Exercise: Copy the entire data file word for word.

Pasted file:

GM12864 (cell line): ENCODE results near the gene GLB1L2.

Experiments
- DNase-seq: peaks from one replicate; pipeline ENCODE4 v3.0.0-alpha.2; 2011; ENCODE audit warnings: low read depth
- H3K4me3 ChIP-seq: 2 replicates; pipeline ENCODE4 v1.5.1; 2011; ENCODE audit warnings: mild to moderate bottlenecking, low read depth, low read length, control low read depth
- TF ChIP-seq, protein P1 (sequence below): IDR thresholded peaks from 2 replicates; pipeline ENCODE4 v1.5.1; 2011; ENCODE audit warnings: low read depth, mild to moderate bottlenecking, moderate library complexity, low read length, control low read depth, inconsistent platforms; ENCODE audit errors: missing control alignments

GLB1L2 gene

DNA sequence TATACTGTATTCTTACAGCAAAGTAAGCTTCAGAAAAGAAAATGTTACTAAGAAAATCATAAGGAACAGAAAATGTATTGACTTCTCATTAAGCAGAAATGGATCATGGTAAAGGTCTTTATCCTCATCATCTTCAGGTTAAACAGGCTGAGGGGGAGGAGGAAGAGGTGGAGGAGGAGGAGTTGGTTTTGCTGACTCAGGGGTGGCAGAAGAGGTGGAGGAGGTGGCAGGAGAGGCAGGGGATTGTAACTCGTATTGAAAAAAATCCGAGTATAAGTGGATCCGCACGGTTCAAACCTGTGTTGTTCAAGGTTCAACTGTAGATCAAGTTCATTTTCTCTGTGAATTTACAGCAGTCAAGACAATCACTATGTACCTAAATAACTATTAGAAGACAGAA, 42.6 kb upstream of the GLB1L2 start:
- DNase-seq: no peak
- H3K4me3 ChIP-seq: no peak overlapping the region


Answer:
GM12864 (cell line): ENCODE results near the gene GLB1L2.

Experiments
- DNase-seq: peaks from one replicate; pipeline ENCODE4 v3.0.0-alpha.2; 2011; ENCODE audit warnings: low read depth
- H3K4me3 ChIP-seq: 2 replicates; pipeline ENCODE4 v1.5.1; 2011; ENCODE audit warnings: mild to moderate bottlenecking, low read depth, low read length, control low read depth
- TF ChIP-seq, protein P1 (sequence below): IDR thresholded peaks from 2 replicates; pipeline ENCODE4 v1.5.1; 2011; ENCODE audit warnings: low read depth, mild to moderate bottlenecking, moderate library complexity, low read length, control low read depth, inconsistent platforms; ENCODE audit errors: missing control alignments

GLB1L2 gene

DNA sequence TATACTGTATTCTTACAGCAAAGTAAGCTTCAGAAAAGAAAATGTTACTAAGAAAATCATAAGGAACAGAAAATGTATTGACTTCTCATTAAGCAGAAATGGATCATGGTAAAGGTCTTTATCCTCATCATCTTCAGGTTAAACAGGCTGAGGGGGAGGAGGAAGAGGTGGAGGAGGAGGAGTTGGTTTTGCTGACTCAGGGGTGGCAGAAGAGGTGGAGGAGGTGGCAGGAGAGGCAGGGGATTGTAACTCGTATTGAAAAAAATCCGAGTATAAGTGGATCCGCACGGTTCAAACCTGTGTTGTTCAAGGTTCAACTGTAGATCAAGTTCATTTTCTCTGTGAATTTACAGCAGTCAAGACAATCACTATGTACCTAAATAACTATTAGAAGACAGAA, 42.6 kb upstream of the GLB1L2 start:
- DNase-seq: no peak
- H3K4me3 ChIP-seq: no peak overlapping the region